Eleven years ago, Sheikh Faisal was an engineering college dropout who was selling garments for a living in Pune. On Tuesday, Sheikh goes on trial in a special court in Mumbai as the prime accused of the 11/7 train bombings that ripped through the lifeline of India’s most frenetic metropolis and killed 187 people.
The 33-year-old is the alleged mastermind of a group of 13 people including a doctor, software engineer and medical representative, who are said to have set off the worst train bombs in Mumbai’s history. Sheikh is a key member of the Lashkar-e-Tayyeba, a Pakistan-based terror outfit.
What happened in the intervening 11 years has emerged from his 14-page interrogation report, prepared by the police after his arrest last year.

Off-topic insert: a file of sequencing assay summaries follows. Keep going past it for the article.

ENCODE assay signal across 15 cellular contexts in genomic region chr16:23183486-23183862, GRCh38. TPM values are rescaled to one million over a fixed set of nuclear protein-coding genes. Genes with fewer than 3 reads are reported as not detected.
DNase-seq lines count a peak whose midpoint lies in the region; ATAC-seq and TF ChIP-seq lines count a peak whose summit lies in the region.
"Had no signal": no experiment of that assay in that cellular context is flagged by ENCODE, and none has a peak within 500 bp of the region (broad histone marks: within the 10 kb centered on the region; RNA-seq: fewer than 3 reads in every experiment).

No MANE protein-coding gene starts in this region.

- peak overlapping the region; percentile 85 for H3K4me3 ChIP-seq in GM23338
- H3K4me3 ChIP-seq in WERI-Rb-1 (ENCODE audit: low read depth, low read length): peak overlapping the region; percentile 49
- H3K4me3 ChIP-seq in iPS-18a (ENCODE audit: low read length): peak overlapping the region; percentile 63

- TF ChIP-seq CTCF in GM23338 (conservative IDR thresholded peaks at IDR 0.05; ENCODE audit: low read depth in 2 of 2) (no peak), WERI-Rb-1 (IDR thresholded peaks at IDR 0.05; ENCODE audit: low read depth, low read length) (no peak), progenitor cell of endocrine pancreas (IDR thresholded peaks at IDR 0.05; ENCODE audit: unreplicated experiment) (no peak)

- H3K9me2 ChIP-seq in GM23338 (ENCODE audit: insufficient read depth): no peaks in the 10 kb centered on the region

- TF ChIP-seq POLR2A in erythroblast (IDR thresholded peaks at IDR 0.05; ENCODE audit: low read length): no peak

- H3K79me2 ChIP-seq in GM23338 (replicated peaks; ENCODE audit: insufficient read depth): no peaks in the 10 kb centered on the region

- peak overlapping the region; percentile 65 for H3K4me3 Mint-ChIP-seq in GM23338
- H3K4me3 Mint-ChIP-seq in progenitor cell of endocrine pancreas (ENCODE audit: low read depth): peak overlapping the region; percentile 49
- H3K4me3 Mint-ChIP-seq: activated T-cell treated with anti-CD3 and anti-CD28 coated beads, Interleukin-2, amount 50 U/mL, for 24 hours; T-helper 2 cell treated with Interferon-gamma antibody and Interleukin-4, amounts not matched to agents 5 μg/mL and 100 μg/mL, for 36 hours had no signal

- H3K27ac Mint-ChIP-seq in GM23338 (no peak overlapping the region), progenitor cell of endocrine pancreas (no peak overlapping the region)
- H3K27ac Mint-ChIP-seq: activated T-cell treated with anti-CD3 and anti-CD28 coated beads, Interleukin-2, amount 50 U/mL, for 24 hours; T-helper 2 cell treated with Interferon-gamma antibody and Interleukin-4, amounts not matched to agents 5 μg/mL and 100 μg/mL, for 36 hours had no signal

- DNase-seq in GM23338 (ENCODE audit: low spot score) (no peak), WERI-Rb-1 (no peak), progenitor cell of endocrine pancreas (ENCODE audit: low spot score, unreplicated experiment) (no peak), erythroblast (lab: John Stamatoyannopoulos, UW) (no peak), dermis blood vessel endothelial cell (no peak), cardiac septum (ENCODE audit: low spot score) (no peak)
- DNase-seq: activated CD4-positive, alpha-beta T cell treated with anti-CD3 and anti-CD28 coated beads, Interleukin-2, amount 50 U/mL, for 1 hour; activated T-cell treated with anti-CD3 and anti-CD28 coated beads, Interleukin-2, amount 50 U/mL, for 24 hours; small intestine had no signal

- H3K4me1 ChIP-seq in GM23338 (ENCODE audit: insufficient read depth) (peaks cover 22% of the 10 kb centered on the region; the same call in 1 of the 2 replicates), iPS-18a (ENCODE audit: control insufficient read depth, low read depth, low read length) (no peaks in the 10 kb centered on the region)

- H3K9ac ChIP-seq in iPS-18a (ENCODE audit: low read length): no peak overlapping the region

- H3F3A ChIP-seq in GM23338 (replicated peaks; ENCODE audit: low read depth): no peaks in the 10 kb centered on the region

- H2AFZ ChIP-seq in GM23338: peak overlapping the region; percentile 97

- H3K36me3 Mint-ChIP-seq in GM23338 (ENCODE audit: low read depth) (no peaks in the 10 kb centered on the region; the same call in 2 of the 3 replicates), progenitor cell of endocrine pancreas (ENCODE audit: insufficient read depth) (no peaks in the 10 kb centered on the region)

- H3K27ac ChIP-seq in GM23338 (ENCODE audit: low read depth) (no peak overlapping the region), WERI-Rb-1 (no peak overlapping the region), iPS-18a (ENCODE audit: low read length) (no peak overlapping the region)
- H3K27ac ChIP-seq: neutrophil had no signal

In February 2001, Sheikh was a garment-seller. A representative of the Student’s Islamic Movement of India (SIMI) contacted him during Friday prayers at a mosque.
Eleven months later, he was off to Pakistan for training by LeT. At the Lashkar camp in Muzafarbad, he met some top commanders, including Azam Chima. The Gujarat riots, the biggest pogrom in the history of modern India, threatened the secular fabric of the country at the time. Sheikh found out about the riots while he was in training. Nothing was ever the same for him again.
“They take all such examples for radicalising and brainwashing the youth for anti-national activities,” said K.P. Raghuvanshi, Anti Terrorism Squad chief.